The Silent Burden of Stigma
Andreanna Ulery, Saline High School, Saline, Michigan, USA
“People suffering from mental illness are dangerous.”
“You can just snap out of it.”
“Those who are mentally ill are unpredictable and unreliable.”
These phrases are all examples of how mental illness is often perceived in society, forming the basis of the stigma against those diagnosed. The media has played a large role in developing the idea that those who are mentally ill are dangerous, unstable, or unable to function properly (Corrigan, et al., 2002). For example, movies and television shows in popular culture tend to portray characters with mental illness as violent (Corrigan, et al., 2002). Two notable examples of such misrepresentation are the 2019 film Joker and the 2016 movie Split. In Joker, the eponymous main character is depicted as having an unspecified mental illness and suddenly becomes very violent, enhancing the stereotype (Corrigan, et al., 2002). Split tells the story of a man with Dissociative Identity Disorder (DID) who becomes a violent kidnapper (Nedelman, 2017). This film compounds the idea that those with DID have a higher probability of becoming violent, when in fact those with DID have been shown to be much more of a risk to themselves than to others (Foote, et al., 2008).
However, public stigma is not the only type of stigma that surrounds mental illness. Both self-stigma and institutional stigma prevent the mentally ill from seeking help (Borenstein, 2020). Self-stigma refers to the internalization of negative ideas surrounding mental illness, which manifests in lower self-esteem, difficulties socializing, and reduced likelihood of seeking treatment (Mayo Clinic, 2017). Additionally, institutional stigma refers to organizational policies that intentionally or unintentionally limit opportunities for those with mental illness (Borenstein, 2020). Stigma surrounding mental illness is an issue that has pervaded every country across the globe - “there is no country, society, or culture where people with mental illness have the same societal value as people without a mental illness” (Rössler, 2016).
The stigma accompanying mental illness is a devastating one, leading to lack of treatment and a tragic preponderance of preventable deaths. 76-85% of people suffering from mental disorders in low to middle-income countries do not get the treatment they need (WHO, 2019). However, this mental health crisis is not just an issue in low and middle-income countries. In high-income countries, anywhere between 35% to 50% of the mentally ill do not seek treatment (WHO, 2019), which stems from all three types of stigma. Societal stigma makes patients fearful that their diagnosis will lead to social ostracization (Corrigan, et al., 2014). Self-stigma influences a patient to internalize one’s mental illness as his or her identity (ex. “I am schizophrenic,” vs. “I am a person with schizophrenia”) (Rössler, 2016). Institutional stigma often leads to reduced funding for mental health resources, such as emergency psychiatric care and fear of job loss for speaking up about mental health struggles (Geraldo da Silva, et al., 2020). Whether it be self, social, or institutional, stigma has become a global barrier to treating mental illness.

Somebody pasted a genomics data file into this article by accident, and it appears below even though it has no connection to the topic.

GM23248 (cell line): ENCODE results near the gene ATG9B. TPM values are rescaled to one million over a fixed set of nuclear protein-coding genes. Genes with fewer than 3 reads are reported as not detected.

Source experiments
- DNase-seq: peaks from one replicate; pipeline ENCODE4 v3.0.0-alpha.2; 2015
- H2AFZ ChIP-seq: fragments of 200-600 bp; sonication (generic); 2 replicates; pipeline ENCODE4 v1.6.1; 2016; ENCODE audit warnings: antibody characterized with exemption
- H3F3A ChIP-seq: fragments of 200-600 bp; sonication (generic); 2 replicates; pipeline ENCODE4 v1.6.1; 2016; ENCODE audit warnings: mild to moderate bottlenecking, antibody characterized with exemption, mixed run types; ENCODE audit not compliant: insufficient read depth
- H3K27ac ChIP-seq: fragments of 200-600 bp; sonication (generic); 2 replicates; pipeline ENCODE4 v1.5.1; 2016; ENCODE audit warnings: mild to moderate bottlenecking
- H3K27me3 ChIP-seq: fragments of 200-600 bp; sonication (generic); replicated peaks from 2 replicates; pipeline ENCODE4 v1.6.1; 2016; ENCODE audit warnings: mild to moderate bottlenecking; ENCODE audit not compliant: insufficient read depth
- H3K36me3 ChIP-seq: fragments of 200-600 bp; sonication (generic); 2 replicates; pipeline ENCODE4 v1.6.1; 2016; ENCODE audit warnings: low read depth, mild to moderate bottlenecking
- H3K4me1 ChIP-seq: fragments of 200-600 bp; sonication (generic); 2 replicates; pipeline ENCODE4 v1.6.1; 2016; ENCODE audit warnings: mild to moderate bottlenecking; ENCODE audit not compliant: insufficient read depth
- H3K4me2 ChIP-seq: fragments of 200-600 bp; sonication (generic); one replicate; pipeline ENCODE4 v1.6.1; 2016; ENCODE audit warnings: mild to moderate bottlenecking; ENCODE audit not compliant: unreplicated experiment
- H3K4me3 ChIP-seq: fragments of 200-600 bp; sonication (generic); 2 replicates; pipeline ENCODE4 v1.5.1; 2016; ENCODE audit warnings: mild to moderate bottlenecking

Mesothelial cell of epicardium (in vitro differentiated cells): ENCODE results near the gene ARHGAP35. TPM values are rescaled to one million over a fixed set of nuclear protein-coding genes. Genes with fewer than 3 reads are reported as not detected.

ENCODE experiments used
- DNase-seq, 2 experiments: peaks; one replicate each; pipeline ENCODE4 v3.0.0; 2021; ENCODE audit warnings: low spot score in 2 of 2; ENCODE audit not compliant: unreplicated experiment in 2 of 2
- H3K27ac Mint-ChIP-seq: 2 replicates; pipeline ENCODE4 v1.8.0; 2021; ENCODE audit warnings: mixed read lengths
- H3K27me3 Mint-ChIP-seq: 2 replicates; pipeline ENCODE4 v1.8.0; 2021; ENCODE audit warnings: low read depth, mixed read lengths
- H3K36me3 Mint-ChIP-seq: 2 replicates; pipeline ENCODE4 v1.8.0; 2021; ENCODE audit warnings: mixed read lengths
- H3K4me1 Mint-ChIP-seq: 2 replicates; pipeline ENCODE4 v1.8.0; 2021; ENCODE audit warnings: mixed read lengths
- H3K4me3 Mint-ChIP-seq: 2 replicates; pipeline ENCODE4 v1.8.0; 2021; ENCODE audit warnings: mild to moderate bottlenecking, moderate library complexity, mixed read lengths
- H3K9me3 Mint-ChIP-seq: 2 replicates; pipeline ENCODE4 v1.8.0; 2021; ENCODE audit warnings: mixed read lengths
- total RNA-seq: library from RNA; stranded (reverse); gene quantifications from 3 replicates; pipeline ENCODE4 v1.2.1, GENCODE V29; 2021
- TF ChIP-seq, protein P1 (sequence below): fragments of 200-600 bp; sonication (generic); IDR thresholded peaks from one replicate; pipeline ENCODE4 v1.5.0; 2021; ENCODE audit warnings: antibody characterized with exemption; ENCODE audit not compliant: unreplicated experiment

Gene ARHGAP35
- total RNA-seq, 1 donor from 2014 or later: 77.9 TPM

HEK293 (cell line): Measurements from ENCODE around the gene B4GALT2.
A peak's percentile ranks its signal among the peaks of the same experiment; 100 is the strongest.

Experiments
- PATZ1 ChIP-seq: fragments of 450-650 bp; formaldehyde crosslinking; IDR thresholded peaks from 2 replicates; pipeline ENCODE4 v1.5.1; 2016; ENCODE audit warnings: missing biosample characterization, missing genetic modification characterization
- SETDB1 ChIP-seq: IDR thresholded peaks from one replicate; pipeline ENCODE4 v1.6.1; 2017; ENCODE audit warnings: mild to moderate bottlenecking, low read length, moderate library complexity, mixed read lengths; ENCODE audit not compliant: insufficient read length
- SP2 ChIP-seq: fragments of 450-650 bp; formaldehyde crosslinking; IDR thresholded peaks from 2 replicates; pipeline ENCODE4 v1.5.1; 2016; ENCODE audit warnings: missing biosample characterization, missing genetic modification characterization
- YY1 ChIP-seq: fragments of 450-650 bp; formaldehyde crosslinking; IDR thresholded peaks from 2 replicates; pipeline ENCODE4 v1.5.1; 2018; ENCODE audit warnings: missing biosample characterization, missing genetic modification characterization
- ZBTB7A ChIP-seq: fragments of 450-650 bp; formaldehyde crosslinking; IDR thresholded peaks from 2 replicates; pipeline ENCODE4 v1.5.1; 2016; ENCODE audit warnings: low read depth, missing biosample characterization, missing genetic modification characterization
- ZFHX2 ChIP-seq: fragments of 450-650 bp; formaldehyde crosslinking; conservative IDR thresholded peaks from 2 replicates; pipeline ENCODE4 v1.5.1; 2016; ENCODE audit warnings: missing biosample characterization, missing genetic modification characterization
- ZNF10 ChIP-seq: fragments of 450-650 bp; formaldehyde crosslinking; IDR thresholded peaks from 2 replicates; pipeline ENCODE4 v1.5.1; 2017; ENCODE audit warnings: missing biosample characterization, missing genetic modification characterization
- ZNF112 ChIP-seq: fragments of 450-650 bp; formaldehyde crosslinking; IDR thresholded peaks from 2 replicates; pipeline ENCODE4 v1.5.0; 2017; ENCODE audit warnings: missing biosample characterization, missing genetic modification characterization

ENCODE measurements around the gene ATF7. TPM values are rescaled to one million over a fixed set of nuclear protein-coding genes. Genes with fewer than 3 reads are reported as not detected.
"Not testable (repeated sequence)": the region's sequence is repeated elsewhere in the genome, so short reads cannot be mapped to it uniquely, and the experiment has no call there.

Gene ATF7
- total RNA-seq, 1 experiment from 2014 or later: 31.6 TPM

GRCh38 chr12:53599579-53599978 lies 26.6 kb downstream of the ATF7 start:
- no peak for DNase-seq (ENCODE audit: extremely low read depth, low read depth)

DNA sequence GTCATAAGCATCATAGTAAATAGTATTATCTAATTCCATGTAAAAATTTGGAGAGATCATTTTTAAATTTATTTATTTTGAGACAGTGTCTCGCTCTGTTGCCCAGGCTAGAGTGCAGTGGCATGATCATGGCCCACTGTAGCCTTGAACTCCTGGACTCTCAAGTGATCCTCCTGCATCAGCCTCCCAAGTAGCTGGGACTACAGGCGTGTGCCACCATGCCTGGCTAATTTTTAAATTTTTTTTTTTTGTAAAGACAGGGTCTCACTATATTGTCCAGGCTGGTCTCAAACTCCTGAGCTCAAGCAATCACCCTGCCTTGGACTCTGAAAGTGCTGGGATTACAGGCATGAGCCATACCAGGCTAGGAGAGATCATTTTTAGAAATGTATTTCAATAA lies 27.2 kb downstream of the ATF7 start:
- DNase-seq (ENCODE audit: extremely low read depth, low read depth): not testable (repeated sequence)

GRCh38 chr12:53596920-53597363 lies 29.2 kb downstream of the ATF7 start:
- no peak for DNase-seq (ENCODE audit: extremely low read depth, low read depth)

A massive number of lives are lost annually because of the negative societal issues of those with mental illness, inadequate access to mental health resources, and poor physical health. According to a NIH study, about 8 million people globally die each year due to mental illness (Walker, et al., 2015). Often, those with mental illnesses have poor physical health not only from medicinal side effects but also from inaccessible healthcare services (Vigo, 2016). Prejudice from those in the medical community contributes to decreased quality of care and misdiagnosis due to preemptive assumptions that the patient’s mental illness is causing physical distress (Vigo, 2016). The tragic fact is that millions of lives could have been saved if the global perspective on mental illness had not been clouded with fear and ignorance.
The status quo continues to perpetuate a vicious cycle of stigma, which hinders treatment delivery and contributes to millions of preventable deaths annually. However, there is still hope to alleviate mental illness stigma, starting with oneself. Everyone can make a difference, no matter how small, to mitigate the presence of stigma in societies across the globe. Start by educating yourself on the symptoms of mental illness, being conscious of your language pertaining to mental illness, supporting and being compassionate towards those with mental illness, and, if applicable and if you feel comfortable, speaking out about your own experience with mental illness (Greenstein, 2017). Stigma surrounding mental illness is a pervasive concept, but if we can find the confidence to refute it in our daily lives, we can not only revolutionize the way our world approaches treatment but also begin to rewrite the narrative around those suffering from mental illness.
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